Sarai Gascón and Antía Jácome

The Goal: Paris - Ep. 4

07/03/2023 · By Redacción TAB
Sarai Gascón and Antía Jácome, athletes of the Talento a bordo Team

They don’t practice the same sport, one does swimming and the other canoeing, they were born seven years and more than one thousand kilometres apart, but Sarai Gascón and Antía Jácome have one thing in common: their love for water. Both seem to need it close by, in a perfect symbiosis that has turned them into leaders in their respective disciplines. But their similarities don’t end there, both covet medals (yes, plural) at the Paris Games.

At the tender age of 15, Sarai Gascón (Tarrasa, 1992) won her first Paralympic medal. After Beijing, she won two more in London, three in Río de Janeiro and two more in Tokyo. Eight in total. But no gold. “I’m lucky to have won eight medals at four Games —reminisces Sarai—, but luck is also sought. I never settle and I want more from the next Games.” When she talks about Paris, this swimmer has a golden glint in her eyes. “My main goal is the gold medal,” she declares. Antía Jácome (Pontevedra, 1999) made her debut in Tokyo with a diploma —fifth in C1 200—. For Paris, this canoeist has set her sights high and isn’t ashamed to admit it: “The mindset I went to Tokyo with is very different to the one I have now, and I’m thinking about winning a medal in Paris.” This canoeist is on the right track: on the 12th of May this year she won bronze for C1 200 and gold for C2 200, alongside María Corvera, at the World Cup held in Szeged (Hungary).

From an early age, both Antía and Sarai have learnt to live under pressure. Often, self-imposed pressure. “There were years —Sarai admits— when I didn’t enjoy myself completely because I pushed myself a lot. I’d tell myself over and over: I have to win, I have to win, I have to win. I’d go to competitions and all I wanted was to dive in the pool, for the race to go well, and go home.” Despite her youth, Antía, seems to have found the perfect attitude to face the sporting challenges that await her: “In the end, you have to enjoy yourself along the way, the main thing is what sport brings you every day.” Nevertheless, both admit to feeling nervous and isolated when a competition comes around, something they are both trying to leave behind. “Before a competition, I turn inwards —confesses Sarai—, I don’t feel like speaking to people because I feel like I need to be fully concentrated on the day so that it all goes well. In the last couple of years, I’ve gotten better at this.” And Antía takes up the baton: “I identify with you a lot because I used to cut myself off too. People used to bother me because I thought I needed to be super concentrated, but it does you no good to be by yourself.”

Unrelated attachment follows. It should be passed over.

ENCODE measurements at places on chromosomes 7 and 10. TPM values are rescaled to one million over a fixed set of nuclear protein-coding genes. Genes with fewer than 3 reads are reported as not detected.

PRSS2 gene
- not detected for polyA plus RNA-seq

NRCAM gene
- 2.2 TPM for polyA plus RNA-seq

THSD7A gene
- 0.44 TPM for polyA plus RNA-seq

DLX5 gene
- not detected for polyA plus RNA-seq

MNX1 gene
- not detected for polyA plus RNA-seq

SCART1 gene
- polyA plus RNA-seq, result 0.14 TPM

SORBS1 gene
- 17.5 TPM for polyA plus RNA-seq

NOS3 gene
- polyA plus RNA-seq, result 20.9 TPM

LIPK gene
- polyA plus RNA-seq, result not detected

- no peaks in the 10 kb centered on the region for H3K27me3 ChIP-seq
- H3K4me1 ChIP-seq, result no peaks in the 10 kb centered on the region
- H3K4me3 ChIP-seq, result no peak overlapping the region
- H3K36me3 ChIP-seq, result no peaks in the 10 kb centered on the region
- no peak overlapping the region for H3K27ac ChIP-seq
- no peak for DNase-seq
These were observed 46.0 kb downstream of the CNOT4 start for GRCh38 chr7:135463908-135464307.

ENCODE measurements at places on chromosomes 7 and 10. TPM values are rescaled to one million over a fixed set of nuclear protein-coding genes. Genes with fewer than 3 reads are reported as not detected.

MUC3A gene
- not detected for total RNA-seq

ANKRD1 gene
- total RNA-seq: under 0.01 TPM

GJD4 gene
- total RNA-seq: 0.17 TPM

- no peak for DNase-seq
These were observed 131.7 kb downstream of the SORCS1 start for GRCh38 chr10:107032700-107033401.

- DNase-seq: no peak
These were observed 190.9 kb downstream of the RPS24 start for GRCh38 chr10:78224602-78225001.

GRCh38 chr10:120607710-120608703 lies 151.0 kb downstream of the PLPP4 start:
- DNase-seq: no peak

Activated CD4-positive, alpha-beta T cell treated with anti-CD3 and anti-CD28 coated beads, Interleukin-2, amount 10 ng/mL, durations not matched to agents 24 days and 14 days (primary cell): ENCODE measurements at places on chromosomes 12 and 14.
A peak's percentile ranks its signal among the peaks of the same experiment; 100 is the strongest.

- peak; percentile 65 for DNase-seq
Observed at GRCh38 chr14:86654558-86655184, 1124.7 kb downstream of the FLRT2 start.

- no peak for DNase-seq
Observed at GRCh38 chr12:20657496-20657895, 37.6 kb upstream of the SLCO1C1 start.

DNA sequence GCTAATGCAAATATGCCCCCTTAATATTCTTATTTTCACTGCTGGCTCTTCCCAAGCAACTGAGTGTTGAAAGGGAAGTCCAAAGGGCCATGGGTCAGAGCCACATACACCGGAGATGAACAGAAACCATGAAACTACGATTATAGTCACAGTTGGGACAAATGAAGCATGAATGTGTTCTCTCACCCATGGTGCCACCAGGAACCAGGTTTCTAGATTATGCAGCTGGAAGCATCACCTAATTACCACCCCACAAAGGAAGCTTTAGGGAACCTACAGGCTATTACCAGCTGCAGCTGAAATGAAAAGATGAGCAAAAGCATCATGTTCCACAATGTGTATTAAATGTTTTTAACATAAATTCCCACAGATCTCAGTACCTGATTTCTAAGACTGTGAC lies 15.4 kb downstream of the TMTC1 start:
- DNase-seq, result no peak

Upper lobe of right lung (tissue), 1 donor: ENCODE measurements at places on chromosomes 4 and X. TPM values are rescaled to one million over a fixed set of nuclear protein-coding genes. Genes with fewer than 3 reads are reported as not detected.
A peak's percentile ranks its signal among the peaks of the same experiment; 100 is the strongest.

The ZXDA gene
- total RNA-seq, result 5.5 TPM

“The mindset I went to Tokyo with is very different to the one I have now, and I’m thinking about winning a medal in Paris” — Antía Jácome